Dr David Jones from UEL’s School of Law and Social Sciences has been awarded £27K from the Economic and Social Research Council (ESRC) to run a seminar series that aims to encourage cross disciplinary work on issues surrounding the problems posed by Anti Social Personality Disorder.
The seminar series is designed to promote thought and provide new perspectives on the difficulties posed by people who have major problems in their lives and their relationships – who are sometimes given the diagnosis of ‘personality disorder’. It will bring together perspectives from a range of academic disciplines along with professionals representing different aspects of the health and welfare services, and with service users who have had direct experience of living with these difficulties.
Dr Jones will lead the project with the cooperation of co-investigators from The University of Manchester and East London NHS Foundation Trust.
The seminars, along with subsequent publicity and publications, will raise the profile of psychosocial studies, a newly developing field which has just achieved recognition as a learned society by the Academy of Social Sciences. UEL is host to one of the major centres of psychosocial studies in the UK.
This research builds on a collaborative relationship with the Millfields Unit, part of East London Hospital Trust. This is a forensic unit that treats serious offenders who have the diagnosis of personality disorder and it hosts a Postgraduate Certificate called ‘Working Psychosocially with Personality Disorder’ run in collaboration with Psychosocial Studies at UEL.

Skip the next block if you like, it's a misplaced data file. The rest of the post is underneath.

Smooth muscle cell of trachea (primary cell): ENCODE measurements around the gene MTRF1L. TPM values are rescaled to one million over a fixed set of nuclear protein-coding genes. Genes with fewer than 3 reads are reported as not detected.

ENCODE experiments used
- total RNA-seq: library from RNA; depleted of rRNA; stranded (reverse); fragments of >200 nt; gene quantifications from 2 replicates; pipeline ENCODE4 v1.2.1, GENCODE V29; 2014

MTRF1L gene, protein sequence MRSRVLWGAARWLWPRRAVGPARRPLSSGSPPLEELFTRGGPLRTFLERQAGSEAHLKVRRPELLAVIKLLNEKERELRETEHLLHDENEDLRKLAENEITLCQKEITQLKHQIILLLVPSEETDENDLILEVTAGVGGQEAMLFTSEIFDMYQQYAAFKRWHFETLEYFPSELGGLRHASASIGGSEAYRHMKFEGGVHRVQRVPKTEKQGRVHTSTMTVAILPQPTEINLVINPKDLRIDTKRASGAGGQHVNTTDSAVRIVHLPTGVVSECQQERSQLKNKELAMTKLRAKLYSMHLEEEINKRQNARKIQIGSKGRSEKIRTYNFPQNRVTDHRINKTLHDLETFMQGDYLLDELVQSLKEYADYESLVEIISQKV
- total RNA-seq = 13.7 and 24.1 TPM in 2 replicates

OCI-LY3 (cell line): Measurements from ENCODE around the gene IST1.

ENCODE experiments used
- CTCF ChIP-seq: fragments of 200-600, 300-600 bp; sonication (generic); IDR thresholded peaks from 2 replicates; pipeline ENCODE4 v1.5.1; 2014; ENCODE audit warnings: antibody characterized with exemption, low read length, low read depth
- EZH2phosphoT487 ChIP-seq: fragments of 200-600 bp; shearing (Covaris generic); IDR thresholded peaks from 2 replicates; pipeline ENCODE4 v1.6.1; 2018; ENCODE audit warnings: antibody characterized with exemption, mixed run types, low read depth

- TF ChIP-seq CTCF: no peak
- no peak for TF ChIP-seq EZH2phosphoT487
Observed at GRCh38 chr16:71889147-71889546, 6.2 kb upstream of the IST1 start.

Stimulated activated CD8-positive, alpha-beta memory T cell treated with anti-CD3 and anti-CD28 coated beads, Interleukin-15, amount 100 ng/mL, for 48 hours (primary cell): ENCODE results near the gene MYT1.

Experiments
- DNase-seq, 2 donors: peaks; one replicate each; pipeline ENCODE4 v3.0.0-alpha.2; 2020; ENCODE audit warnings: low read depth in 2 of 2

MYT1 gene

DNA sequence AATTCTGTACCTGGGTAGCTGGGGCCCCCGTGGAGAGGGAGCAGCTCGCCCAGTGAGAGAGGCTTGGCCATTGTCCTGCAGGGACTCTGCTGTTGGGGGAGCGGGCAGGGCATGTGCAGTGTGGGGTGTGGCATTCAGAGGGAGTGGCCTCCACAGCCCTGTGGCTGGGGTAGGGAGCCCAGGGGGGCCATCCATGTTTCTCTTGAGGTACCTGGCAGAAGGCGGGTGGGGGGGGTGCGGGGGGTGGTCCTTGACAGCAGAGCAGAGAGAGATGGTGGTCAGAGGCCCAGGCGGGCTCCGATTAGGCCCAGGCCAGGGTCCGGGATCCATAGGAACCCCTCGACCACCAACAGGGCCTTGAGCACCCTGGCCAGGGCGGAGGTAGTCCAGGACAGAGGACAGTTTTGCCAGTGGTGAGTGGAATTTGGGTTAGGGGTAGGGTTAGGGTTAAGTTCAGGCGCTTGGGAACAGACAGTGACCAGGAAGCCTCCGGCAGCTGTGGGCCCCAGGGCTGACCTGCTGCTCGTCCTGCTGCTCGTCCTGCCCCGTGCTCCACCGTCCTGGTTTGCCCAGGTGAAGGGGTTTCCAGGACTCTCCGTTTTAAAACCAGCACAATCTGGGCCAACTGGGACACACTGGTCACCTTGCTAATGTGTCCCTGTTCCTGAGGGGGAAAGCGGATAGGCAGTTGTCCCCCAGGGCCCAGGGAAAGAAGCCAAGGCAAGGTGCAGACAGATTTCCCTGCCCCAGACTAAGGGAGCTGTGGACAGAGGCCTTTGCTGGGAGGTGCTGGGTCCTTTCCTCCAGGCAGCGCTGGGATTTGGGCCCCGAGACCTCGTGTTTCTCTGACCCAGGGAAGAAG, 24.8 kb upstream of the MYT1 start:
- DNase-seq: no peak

Dr Jones said: “The social problems created by those whose behaviour falls under the category of ‘Antisocial Personality Disorder’ are considerable. Despite the fact that these kinds of difficulties have been receiving medical diagnoses for 200 hundred years, we are still struggling to understand the nature of the problem. This project is driven by the belief that there is currently too great a reliance on medical and psychological perspectives and that these problems need also to be understood in their social and cultural contexts.
“We are bringing together experts from a range of disciplines such as history, criminology, psychoanalysis, media studies, sociology along with practitioners in the field. This seminar series aims to have an impact on academic research and practice by building up interdisciplinary research capacity in this area.”
Dr Jones is currently writing a book for Routledge titled: Disordered Personalities and Crime: A Psychosocial History of ‘Moral Insanity’. This is due to appear in 2014.